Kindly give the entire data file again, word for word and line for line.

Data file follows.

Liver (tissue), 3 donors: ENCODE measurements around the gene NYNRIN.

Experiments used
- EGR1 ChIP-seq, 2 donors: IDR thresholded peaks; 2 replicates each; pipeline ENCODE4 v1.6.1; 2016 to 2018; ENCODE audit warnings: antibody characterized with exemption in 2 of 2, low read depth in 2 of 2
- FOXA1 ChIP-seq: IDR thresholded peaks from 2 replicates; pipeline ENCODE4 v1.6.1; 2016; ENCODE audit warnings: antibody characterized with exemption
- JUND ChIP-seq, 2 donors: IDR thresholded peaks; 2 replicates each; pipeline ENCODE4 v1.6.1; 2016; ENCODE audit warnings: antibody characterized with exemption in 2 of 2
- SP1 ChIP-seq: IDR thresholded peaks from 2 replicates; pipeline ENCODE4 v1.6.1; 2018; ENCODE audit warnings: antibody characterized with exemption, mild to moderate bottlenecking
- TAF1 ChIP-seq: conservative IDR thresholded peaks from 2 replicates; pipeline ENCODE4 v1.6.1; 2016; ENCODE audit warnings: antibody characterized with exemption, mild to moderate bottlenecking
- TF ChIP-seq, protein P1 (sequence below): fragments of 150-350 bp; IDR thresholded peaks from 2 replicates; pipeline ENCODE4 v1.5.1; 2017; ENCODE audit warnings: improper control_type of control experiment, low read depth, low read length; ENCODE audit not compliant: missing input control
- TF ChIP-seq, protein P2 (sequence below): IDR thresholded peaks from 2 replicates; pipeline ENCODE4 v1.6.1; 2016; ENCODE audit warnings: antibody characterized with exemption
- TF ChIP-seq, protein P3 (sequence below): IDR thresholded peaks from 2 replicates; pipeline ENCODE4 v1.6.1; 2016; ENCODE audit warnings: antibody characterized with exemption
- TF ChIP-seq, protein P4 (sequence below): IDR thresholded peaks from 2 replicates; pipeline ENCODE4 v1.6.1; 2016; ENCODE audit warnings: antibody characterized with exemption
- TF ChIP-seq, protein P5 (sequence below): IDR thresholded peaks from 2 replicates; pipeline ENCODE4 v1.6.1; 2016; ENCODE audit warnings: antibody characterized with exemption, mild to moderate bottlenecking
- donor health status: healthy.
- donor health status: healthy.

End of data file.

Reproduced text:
Liver (tissue), 3 donors: ENCODE measurements around the gene NYNRIN.

Experiments used
- EGR1 ChIP-seq, 2 donors: IDR thresholded peaks; 2 replicates each; pipeline ENCODE4 v1.6.1; 2016 to 2018; ENCODE audit warnings: antibody characterized with exemption in 2 of 2, low read depth in 2 of 2
- FOXA1 ChIP-seq: IDR thresholded peaks from 2 replicates; pipeline ENCODE4 v1.6.1; 2016; ENCODE audit warnings: antibody characterized with exemption
- JUND ChIP-seq, 2 donors: IDR thresholded peaks; 2 replicates each; pipeline ENCODE4 v1.6.1; 2016; ENCODE audit warnings: antibody characterized with exemption in 2 of 2
- SP1 ChIP-seq: IDR thresholded peaks from 2 replicates; pipeline ENCODE4 v1.6.1; 2018; ENCODE audit warnings: antibody characterized with exemption, mild to moderate bottlenecking
- TAF1 ChIP-seq: conservative IDR thresholded peaks from 2 replicates; pipeline ENCODE4 v1.6.1; 2016; ENCODE audit warnings: antibody characterized with exemption, mild to moderate bottlenecking
- TF ChIP-seq, protein P1 (sequence below): fragments of 150-350 bp; IDR thresholded peaks from 2 replicates; pipeline ENCODE4 v1.5.1; 2017; ENCODE audit warnings: improper control_type of control experiment, low read depth, low read length; ENCODE audit not compliant: missing input control
- TF ChIP-seq, protein P2 (sequence below): IDR thresholded peaks from 2 replicates; pipeline ENCODE4 v1.6.1; 2016; ENCODE audit warnings: antibody characterized with exemption
- TF ChIP-seq, protein P3 (sequence below): IDR thresholded peaks from 2 replicates; pipeline ENCODE4 v1.6.1; 2016; ENCODE audit warnings: antibody characterized with exemption
- TF ChIP-seq, protein P4 (sequence below): IDR thresholded peaks from 2 replicates; pipeline ENCODE4 v1.6.1; 2016; ENCODE audit warnings: antibody characterized with exemption
- TF ChIP-seq, protein P5 (sequence below): IDR thresholded peaks from 2 replicates; pipeline ENCODE4 v1.6.1; 2016; ENCODE audit warnings: antibody characterized with exemption, mild to moderate bottlenecking
- donor health status: healthy.
- donor health status: healthy.